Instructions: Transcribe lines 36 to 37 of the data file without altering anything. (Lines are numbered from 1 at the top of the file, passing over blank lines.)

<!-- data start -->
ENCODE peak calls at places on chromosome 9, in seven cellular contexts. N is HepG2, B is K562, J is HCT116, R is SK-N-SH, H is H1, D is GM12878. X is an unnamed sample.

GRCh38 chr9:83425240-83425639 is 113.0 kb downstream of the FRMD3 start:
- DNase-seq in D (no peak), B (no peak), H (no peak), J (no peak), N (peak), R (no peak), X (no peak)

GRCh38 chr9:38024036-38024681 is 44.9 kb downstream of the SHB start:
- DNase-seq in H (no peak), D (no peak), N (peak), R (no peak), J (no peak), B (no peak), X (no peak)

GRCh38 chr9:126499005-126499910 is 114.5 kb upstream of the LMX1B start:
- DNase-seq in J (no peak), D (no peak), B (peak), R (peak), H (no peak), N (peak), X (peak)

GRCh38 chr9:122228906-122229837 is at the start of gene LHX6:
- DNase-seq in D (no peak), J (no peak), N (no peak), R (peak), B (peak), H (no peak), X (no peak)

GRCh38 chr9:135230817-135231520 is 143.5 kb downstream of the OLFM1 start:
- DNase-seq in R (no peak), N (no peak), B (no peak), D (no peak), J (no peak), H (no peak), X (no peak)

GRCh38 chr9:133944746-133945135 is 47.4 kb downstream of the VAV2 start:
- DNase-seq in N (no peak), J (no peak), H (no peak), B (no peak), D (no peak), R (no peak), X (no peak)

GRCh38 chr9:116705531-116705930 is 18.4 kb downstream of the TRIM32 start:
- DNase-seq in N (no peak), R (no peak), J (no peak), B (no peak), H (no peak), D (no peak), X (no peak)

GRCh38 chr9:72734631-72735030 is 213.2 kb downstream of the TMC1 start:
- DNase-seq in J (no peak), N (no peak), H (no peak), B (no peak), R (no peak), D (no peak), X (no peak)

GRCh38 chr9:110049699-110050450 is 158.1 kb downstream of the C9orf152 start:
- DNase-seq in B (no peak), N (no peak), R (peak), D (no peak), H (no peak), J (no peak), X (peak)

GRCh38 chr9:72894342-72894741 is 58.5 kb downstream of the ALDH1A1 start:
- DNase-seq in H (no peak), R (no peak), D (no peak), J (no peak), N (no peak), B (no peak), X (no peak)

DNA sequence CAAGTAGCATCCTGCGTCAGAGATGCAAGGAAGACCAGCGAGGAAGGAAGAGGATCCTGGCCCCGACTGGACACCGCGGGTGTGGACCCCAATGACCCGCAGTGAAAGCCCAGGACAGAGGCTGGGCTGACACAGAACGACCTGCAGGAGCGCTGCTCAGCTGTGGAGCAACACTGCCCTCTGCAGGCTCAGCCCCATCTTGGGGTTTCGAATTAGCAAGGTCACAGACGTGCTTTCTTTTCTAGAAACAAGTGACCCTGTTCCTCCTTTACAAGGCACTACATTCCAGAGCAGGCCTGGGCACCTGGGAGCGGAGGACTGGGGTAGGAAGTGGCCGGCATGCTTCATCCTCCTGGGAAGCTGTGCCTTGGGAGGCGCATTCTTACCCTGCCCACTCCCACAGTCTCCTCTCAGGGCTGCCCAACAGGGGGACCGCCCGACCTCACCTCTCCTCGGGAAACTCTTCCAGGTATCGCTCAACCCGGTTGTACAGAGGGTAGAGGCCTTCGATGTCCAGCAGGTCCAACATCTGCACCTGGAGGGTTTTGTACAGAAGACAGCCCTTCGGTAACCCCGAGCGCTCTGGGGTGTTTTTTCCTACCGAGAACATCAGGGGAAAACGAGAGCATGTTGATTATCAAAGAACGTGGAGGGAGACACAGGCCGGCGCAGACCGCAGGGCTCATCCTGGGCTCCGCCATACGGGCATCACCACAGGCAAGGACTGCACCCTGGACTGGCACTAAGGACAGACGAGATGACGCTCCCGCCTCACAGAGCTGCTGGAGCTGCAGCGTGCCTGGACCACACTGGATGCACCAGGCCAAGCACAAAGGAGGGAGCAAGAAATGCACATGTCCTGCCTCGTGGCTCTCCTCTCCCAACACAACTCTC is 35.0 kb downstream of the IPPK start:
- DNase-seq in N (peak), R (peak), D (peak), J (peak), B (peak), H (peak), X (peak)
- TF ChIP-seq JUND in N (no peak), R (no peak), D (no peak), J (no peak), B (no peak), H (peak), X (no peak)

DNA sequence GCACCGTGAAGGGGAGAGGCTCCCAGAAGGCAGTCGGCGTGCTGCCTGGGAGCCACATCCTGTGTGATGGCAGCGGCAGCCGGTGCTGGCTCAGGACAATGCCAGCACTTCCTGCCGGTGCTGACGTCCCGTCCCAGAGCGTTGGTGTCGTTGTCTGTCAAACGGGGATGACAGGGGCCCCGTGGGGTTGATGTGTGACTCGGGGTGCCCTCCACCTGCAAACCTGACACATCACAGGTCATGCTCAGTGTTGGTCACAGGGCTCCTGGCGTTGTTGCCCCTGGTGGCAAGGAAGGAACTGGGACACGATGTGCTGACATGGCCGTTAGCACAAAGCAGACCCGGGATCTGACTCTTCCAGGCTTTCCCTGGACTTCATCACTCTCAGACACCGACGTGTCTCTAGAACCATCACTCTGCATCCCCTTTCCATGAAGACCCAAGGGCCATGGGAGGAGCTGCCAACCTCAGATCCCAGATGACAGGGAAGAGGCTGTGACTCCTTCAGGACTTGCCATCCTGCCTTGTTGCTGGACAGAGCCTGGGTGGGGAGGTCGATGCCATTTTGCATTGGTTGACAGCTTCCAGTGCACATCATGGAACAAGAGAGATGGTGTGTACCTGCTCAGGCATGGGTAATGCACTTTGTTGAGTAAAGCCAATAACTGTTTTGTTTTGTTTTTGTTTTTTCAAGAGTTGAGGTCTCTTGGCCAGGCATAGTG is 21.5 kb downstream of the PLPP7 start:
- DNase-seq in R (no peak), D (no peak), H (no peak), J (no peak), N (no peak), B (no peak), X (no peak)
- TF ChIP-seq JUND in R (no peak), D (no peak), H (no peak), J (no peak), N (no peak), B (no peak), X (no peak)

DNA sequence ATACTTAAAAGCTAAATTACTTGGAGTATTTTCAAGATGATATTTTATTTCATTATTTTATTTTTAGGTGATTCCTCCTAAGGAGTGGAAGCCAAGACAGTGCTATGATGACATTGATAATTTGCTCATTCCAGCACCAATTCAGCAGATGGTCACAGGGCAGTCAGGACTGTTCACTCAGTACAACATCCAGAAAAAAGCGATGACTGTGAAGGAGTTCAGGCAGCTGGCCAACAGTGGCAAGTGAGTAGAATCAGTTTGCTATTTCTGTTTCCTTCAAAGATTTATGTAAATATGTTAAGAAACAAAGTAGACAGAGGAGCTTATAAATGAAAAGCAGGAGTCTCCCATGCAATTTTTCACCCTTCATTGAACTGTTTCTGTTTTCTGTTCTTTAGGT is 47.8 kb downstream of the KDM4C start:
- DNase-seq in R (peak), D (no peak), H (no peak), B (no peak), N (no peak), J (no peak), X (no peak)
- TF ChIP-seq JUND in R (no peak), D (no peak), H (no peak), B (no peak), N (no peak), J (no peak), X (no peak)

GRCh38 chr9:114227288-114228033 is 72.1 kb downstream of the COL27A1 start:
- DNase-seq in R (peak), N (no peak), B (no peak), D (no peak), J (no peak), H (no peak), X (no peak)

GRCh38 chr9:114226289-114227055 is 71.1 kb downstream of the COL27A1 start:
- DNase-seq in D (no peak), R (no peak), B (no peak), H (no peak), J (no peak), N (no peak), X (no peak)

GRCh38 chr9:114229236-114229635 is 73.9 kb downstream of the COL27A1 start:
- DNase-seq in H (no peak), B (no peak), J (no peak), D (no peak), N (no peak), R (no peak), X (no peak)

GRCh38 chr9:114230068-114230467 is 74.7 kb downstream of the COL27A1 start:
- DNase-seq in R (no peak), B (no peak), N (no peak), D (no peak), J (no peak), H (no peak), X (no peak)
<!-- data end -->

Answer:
- DNase-seq in H (no peak), B (no peak), J (no peak), D (no peak), N (no peak), R (no peak), X (no peak)

GRCh38 chr9:114230068-114230467 is 74.7 kb downstream of the COL27A1 start: